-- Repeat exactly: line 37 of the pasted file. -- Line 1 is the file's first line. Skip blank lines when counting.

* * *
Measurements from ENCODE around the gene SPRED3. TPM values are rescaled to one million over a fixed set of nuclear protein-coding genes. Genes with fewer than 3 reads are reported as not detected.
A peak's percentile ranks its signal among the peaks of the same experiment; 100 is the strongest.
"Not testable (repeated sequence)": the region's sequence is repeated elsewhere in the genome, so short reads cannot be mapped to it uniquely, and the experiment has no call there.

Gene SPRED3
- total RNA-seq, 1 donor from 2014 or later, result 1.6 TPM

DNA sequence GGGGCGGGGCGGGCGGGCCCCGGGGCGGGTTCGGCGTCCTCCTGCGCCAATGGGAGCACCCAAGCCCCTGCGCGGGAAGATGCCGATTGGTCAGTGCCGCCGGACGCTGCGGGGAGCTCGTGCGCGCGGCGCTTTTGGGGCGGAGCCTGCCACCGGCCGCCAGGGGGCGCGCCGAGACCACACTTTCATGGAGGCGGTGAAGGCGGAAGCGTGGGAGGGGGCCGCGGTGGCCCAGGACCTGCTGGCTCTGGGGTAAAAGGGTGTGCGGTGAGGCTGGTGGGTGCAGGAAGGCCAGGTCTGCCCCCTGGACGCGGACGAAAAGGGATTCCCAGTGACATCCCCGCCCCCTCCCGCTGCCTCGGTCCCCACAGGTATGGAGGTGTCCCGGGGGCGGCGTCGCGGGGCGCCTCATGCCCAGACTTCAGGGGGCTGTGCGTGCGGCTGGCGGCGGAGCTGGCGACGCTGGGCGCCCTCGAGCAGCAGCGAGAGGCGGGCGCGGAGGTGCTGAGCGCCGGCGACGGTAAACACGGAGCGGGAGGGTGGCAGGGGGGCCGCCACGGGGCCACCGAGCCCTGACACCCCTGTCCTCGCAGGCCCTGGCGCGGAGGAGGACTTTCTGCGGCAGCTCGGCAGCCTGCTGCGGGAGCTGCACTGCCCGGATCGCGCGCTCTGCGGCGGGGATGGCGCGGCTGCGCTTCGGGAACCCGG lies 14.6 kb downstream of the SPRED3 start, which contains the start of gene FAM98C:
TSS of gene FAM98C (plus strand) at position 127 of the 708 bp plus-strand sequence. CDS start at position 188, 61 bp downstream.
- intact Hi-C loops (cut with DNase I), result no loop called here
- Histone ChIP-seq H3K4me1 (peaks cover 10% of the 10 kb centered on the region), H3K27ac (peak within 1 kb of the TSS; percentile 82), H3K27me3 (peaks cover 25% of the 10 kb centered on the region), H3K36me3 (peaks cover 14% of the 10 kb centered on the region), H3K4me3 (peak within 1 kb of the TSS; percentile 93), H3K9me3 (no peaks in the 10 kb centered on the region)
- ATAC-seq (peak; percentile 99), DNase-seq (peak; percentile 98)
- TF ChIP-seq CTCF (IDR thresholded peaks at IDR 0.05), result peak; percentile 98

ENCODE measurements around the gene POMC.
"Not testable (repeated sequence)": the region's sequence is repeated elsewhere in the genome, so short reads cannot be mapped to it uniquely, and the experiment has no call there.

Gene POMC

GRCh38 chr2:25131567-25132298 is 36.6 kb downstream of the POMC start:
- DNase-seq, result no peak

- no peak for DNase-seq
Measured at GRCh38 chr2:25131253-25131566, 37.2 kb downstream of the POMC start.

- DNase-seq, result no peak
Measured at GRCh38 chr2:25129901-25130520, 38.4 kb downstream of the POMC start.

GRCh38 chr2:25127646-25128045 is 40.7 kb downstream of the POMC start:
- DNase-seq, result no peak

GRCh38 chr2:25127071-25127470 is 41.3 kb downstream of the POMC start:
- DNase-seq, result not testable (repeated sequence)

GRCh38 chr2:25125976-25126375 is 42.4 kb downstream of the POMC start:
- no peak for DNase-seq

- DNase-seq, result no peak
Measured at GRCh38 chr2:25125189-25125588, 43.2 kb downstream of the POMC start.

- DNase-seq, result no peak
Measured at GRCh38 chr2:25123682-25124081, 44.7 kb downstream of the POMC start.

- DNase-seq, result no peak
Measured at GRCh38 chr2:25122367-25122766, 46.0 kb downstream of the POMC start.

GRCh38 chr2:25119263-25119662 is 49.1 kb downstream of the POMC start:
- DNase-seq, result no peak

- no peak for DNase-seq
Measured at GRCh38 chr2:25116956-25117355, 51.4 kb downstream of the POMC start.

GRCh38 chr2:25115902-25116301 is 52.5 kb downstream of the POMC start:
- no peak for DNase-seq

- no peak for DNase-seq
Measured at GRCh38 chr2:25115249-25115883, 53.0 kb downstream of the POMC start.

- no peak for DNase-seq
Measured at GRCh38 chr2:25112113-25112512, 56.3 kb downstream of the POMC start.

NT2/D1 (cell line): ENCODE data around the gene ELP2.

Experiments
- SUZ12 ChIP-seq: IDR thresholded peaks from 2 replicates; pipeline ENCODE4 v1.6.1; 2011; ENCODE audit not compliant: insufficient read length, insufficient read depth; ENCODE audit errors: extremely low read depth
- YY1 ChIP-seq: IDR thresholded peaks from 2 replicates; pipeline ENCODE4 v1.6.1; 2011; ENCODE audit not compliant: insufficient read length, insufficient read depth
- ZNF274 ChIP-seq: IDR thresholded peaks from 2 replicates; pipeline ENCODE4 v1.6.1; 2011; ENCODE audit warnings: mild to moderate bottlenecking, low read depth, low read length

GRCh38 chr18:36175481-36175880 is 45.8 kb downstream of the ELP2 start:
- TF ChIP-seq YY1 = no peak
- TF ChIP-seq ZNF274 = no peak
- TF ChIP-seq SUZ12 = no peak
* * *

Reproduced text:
GRCh38 chr2:25115902-25116301 is 52.5 kb downstream of the POMC start: